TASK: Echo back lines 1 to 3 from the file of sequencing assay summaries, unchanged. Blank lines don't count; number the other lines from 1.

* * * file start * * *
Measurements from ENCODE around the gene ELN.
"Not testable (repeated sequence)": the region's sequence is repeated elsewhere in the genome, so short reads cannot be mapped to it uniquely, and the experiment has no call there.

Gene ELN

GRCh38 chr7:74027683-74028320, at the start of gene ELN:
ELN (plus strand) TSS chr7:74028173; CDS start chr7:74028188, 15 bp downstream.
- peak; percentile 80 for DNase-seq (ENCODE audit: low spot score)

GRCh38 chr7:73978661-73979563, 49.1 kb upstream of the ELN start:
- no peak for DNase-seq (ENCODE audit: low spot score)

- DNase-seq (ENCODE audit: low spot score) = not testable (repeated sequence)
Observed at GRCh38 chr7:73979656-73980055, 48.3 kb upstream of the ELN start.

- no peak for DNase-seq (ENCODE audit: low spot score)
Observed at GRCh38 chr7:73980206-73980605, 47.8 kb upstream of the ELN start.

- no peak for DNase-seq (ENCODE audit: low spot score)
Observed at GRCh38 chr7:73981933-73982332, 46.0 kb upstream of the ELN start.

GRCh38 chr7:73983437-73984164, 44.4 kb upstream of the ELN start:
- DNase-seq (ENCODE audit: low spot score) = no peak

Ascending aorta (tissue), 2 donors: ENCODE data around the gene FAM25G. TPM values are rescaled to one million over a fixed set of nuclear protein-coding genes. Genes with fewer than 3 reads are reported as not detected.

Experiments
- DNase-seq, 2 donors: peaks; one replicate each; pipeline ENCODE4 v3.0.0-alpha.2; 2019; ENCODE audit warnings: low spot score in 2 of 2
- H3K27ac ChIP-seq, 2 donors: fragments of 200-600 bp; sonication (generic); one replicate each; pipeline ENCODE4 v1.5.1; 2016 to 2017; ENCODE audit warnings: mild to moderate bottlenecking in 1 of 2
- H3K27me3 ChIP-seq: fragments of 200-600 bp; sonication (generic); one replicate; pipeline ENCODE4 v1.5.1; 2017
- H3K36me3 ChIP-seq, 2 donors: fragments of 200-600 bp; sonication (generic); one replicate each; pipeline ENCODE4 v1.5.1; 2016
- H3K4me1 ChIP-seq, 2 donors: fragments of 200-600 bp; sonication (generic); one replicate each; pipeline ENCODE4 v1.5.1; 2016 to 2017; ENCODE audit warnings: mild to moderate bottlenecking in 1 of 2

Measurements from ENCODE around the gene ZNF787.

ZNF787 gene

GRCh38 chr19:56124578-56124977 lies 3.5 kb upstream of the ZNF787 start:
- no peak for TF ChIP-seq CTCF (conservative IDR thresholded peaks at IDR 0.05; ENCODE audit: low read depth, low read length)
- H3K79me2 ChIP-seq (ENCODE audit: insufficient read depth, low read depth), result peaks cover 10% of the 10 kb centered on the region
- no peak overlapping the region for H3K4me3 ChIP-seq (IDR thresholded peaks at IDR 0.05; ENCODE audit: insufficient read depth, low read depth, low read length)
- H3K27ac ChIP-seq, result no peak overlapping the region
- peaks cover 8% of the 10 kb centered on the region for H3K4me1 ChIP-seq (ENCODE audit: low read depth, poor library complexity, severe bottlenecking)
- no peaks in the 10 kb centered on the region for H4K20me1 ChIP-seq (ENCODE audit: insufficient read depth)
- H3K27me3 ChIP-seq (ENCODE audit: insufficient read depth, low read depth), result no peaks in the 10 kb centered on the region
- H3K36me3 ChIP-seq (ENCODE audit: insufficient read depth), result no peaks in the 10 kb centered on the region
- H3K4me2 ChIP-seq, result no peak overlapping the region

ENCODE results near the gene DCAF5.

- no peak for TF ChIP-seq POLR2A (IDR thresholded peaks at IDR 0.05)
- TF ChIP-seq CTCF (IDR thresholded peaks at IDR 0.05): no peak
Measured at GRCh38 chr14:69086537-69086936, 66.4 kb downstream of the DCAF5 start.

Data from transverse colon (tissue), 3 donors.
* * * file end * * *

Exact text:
Measurements from ENCODE around the gene ELN.
"Not testable (repeated sequence)": the region's sequence is repeated elsewhere in the genome, so short reads cannot be mapped to it uniquely, and the experiment has no call there.

Gene ELN